Docs Still Support Mid-Urethral Slings

//Docs Still Support Mid-Urethral Slings

Docs Still Support Mid-Urethral Slings

Grimm fairy tale, 1852, Snow White, WikiCommons

Mesh Medical Device News Desk, September 22, 2017 ~ Many doctors cling to the assessment of their medical societies that mid-urethral slings, also known as polypropylene “tape” or “hammocks,” are the Gold Standard for the treatment of incontinence.  

The only thing that seems to be changing a bit is the realization that there needs to be true informed consent.  

This is the latest in a series of articles on Informed Consent, the process by which a patient is brought into the decision-making about her treatment plan.

While mesh-injured women continue to fight “slings” or polypropylene “hammocks” as the gold standard, citing life-altering catastrophic harm, many doctors continue to fight the realization of real-life patient harm. It’s a standoff that has gone on for far too long.

Last year when I attended the AUGS (American Urogynecology Society) annual meeting, I was taken aback to hear the then-president of the society call the mesh-injured community names such as the “Anti-Mesh Movement.”  Doctors voiced the opinion that women were urged by their lawyers to seek a “payday” hoping to cash in on their mesh injuries.

This newly published article in the International Urogynecology Journal (IUJ), Informed Consent checklists for midurethral slings: a common-sense approach, at least suggests there should be a pre-operative checklist to supplement the standard informed consent form.

The realization may come as much from a practical need to cover one’s behind when implanting a controversial medical device subject of thousands of defective product lawsuits.

Sling The Mesh rally at Parliament, July 18, 2017, CambTimes



The authors of this IUJ article recognize a lot of, “new-found, unreasonable amount of adverse attention to the current gold standard for treating stress urinary incontinence, namely, the polypropylene mid-urethral sling.

They then go on to name all of the medical societies, many populated a led by Key Opinion Leaders (KOL) who do double duty as consultants to industry.  They “have all issued statements supporting the use of mid-urethral slings as the preferred first-line surgical management for SUI.”

Complications are low with an erosion/extrusion rate of around 2%, the authors write with post-operative groin pain at 1.3 to 6.4% with ”most reports noting resolution of groin pain within weeks of surgery.”

(Readers: Is this your experience?)


Allesandro Digesu, Urogyn, London

The authors ask considering all of the unresolved questions and debate, “Whether it is clinically appropriate or sensible to inform patients during the informed consent process? Should we discuss ad nauseum all of the possible rare complications associated with any kind of surgery (including death or permanent disabilities) at the time of counselling?”

Complications include permanent disabilities, untreatable chronic pain, sexual dysfunction, loss of ability to have sexual intercourse, or even death… if patients learn of this, “We might end up not treating any patients, leaving them to deal with their urinary incontinence,” conclude the authors.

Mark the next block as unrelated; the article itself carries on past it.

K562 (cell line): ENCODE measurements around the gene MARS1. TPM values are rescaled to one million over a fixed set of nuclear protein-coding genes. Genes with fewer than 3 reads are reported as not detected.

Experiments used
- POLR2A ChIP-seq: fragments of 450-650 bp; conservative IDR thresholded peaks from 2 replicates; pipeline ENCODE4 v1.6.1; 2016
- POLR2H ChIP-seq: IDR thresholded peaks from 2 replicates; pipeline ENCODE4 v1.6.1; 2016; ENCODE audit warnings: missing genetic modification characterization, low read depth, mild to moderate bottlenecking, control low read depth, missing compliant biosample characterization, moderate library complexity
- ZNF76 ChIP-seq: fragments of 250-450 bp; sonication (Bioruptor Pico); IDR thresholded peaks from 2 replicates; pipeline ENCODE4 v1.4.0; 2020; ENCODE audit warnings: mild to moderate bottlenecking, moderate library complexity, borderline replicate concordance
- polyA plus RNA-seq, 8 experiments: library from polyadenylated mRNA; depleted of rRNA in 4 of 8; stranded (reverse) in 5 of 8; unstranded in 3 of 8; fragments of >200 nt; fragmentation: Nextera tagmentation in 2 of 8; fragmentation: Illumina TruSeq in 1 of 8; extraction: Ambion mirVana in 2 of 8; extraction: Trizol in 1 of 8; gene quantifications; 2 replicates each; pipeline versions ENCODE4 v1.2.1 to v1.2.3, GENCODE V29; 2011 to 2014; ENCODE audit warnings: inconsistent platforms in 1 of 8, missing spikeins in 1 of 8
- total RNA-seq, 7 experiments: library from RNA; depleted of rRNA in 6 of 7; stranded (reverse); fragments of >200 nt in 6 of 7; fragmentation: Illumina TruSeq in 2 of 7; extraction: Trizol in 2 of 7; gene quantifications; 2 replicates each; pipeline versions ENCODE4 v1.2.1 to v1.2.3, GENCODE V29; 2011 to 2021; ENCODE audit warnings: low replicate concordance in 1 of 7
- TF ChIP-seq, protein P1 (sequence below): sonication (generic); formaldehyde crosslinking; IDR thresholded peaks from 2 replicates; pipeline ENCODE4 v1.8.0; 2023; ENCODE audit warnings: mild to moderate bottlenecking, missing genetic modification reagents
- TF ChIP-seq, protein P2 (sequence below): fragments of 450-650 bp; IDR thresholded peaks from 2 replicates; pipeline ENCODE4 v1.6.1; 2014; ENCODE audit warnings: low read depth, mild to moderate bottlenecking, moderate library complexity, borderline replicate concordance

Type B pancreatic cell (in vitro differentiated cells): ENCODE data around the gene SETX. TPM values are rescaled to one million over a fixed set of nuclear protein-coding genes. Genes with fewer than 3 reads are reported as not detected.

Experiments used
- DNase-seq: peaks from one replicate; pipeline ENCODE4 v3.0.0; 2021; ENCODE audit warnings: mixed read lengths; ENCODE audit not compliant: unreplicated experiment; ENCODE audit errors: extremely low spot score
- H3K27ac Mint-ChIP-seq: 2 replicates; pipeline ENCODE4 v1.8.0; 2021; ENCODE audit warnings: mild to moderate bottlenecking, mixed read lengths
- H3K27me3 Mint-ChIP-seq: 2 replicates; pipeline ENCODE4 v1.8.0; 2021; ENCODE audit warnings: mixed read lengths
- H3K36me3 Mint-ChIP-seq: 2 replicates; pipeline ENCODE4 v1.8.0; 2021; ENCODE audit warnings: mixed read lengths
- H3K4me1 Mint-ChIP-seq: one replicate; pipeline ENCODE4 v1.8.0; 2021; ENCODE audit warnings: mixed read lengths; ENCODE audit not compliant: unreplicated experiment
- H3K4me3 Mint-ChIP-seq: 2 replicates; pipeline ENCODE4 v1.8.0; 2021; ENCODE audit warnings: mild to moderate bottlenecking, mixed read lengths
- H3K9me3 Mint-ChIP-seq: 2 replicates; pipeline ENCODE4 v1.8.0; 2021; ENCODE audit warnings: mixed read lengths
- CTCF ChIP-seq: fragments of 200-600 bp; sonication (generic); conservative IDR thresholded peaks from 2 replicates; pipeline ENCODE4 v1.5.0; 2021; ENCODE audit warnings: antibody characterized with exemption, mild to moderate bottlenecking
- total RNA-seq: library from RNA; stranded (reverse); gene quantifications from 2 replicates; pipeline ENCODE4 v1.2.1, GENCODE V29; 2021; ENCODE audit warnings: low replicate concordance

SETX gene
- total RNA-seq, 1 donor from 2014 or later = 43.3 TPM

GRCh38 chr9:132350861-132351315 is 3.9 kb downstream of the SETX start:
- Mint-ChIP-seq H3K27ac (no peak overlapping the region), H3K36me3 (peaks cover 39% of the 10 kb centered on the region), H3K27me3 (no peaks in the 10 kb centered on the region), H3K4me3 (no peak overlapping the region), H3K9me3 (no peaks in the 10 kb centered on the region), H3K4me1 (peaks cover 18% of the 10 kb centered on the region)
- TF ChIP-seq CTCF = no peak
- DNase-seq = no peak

Even if patients decide to proceed with surgery, this strategy will extend counselling sessions to possibly hours, providing an overwhelming amount of information that will only confuse our patients.”

So should one assume the implication is the paternalistic model of “Doctor knows best” is a better alternative than informed consent?



Doctors, WikiCommons, Olga

The authors cite the Bolam standard to explain the court’ reaction to patient informed consent.

In 1957, Mr. Bolam was a patient at a mental health institution in UK. He underwent electroconvulsive therapy but was not given muscle relaxants. His body was not restrained during the procedure. He suffered serious injuries when he flailed violently during the procedure and suffered a fracture.  He sued the hospital because his doctors did not issue relaxants, did not restrain him, or inform him about the risks involved.

The majority of medical opinion at the time was opposed to using relaxants and restraints and it was common practice not to warn patients of the risk of treatment, when it is small.  Therefore, the doctor acted in accordance with responsible medical opinion and was not negligent, the courts decided.  There was no breach of standard of care if others in the profession agree. The treating doctor just needed to find experts to testify on his behalf.

It became the standard of professional negligence.

This reasoning totally negates the right of the patient to informed consent opting for the paternalistic “Doctor Knows Best” reasoning. It also overlooks the fact that medical opinion changes and doctors are sometimes the last to adopt the changes. Consider that medicine once encouraged smoking because it “relaxed the patient.”

Eventually that opinion caught up with the fact that smoking causes cancer.

In 2015, the Bolam test was overturned by an appeals court in England and fell out of favor and these authors conclude, in order to avoid the risk of a lawsuit for medical negligence, their duty needs to be to provide all possible information to help patients make decision and to respect their final decision.